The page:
Investor Doubts Rise as BREIT's Stability Comes Under Scrutiny

In 2017, Blackstone, the world's largest private equity firm, traditionally catering to big institutions and the wealthy, made a pivotal move.

by Faruk Imamovic
Investor Doubts Rise as BREIT's Stability Comes Under Scrutiny
© X/Reuters

In 2017, Blackstone, the world's largest private equity firm, traditionally catering to big institutions and the wealthy, made a pivotal move. It introduced BREIT, a private fund focused on commercial real estate, extending an opportunity to ordinary investors to partake in what it touted as an "all-weather strategy" for long-term wealth creation across various market cycles.

This venture into accessible investment was met with enthusiasm. By offering an attractive annual dividend of approximately 4% at a time when interest rates hovered near zero, BREIT quickly rose to prominence. By 2021, the fund was drawing in up to $3 billion a month from new investors, amassing assets worth $114 billion—accounting for about 8% of Blackstone's fee-earning assets—and generating over $5 billion in management and performance fees.

Skepticism Among Investors

However, the past two years have seen growing skepticism about BREIT's stability and reliability. Initially, the fund reported an annualized net return of 10.5%, nearly double that of an index of publicly traded REITs, even outpacing comparable funds amid a battered commercial real estate market post-pandemic. Yet, doubts began to surface in the fall of 2022 when the Federal Reserve's interest rate hikes unsettled the market, prompting investors to withdraw more than $15 billion from BREIT. In response, Blackstone invoked a clause that allowed it to delay these redemptions, a move that did little to calm the market and saw its shares tumble by nearly 20%.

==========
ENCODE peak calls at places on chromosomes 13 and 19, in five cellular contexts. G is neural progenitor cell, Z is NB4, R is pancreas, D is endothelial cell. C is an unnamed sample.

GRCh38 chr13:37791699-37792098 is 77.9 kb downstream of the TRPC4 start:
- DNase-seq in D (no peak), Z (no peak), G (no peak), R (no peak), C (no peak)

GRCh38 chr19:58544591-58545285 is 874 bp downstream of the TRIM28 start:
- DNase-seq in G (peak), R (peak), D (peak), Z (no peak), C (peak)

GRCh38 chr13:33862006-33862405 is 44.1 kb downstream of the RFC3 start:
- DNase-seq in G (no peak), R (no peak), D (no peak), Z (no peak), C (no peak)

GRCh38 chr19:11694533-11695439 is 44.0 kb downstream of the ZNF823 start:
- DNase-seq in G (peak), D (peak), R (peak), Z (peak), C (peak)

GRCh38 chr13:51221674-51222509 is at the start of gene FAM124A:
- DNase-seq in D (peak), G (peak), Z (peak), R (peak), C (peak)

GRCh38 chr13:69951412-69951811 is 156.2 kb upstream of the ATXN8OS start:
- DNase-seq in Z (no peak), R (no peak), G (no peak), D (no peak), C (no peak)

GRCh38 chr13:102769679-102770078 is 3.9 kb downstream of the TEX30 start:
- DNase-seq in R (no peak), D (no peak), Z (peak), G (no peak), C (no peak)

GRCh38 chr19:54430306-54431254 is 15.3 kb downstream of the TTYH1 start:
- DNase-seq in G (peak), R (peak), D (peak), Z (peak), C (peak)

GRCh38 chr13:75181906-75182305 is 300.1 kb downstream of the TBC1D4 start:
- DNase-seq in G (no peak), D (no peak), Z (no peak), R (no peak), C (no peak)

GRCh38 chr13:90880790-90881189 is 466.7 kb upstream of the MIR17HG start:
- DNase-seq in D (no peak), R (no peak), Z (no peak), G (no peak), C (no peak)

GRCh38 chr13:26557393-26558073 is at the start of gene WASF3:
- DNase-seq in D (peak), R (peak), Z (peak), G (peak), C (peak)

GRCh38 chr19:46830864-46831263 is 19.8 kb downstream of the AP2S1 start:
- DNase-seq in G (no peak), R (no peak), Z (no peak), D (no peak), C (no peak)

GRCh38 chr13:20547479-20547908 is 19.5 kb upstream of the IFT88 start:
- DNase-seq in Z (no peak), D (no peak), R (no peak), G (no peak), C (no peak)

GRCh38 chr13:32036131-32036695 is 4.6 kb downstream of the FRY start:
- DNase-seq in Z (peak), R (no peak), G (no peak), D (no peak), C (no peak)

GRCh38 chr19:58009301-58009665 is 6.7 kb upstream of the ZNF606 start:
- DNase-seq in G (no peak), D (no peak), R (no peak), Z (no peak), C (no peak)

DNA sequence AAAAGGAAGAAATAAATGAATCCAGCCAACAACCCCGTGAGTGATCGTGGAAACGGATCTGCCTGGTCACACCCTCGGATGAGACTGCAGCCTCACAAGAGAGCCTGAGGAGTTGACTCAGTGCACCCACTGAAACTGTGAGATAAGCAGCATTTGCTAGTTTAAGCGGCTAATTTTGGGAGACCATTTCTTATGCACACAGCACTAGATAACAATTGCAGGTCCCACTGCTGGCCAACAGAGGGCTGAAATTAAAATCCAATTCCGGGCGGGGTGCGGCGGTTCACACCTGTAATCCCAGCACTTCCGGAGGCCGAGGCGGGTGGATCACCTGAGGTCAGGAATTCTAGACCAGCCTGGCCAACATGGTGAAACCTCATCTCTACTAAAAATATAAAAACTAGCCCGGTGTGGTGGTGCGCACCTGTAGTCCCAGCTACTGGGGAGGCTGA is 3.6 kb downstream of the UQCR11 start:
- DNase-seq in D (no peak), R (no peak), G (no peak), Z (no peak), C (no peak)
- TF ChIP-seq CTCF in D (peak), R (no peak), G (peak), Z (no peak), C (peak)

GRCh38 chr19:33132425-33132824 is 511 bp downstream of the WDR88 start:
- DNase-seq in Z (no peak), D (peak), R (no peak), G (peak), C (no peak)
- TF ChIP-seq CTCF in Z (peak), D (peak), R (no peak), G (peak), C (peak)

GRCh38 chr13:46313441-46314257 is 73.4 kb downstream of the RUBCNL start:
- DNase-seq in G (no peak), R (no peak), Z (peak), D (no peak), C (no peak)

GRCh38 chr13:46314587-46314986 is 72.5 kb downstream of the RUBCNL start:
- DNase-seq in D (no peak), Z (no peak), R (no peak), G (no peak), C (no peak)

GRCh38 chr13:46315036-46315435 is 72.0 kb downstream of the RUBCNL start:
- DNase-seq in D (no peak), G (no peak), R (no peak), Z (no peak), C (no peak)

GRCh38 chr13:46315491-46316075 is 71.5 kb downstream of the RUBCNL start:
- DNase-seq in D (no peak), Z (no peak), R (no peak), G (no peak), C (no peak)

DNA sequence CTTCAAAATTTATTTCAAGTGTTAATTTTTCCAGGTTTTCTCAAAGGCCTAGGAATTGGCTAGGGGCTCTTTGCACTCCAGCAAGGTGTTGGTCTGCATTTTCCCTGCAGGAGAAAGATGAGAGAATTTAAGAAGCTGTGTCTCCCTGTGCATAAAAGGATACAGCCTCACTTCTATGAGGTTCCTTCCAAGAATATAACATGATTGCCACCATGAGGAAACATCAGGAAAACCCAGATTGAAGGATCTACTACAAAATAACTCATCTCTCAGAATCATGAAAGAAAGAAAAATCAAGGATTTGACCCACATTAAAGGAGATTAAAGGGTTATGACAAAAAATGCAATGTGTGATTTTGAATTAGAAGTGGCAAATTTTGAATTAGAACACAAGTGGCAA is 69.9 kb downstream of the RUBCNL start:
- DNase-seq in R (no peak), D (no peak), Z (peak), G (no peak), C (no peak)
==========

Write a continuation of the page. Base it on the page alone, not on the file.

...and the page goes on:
More recently, Blackstone's CEO, Steve Schwarzman, expressed optimism, noting that all redemption requests received in February were fulfilled, and anticipating a rebound as evidenced by Blackstone's stock recovering almost 50% from its lows. "I believe we'll look back at 2023 as the cyclical bottom for our firm," Schwarzman remarked during an earnings call in January.

The Risks and Realities of Investing in Blackstones Private Real Estate Fund
The Risks and Realities of Investing in Blackstones Private Real Estate Fund© Getty Images/Mat Szwajkos

Underlying Concerns

Despite these optimistic projections, seasoned analysts, accountants, and investors have expressed concerns that BREIT might be overvalued. The returns claimed by the fund rely heavily on its own assessments—assessments that some believe are excessively inflated. For instance, Nate Koppikar, a hedge fund manager at Orso Partners, labeled the situation as "the absolute definition of a Ponzi scheme," citing the fund's reliance on new investor money to fulfill redemption requests.

Craig McCann, a financial analyst and former SEC economist, has been vocal about his reservations: "Surveying some of the ways that Blackstone has misled investors over the past five months, we are more convinced than ever that BREIT is a bad investment created for the benefit of Blackstone," he wrote.

The accuracy of BREIT's net asset value (NAV), a critical measure of the fund's worth, is also under scrutiny. Unlike publicly traded REITs that adjust their NAVs based on real-time market conditions, BREIT's monthly adjustments—dubbed "mark to magic" by critics—do not reflect the rapid changes in the real estate market. This practice led Chilton Capital Management to conclude that BREIT significantly overstates its NAV, potentially by more than 55%.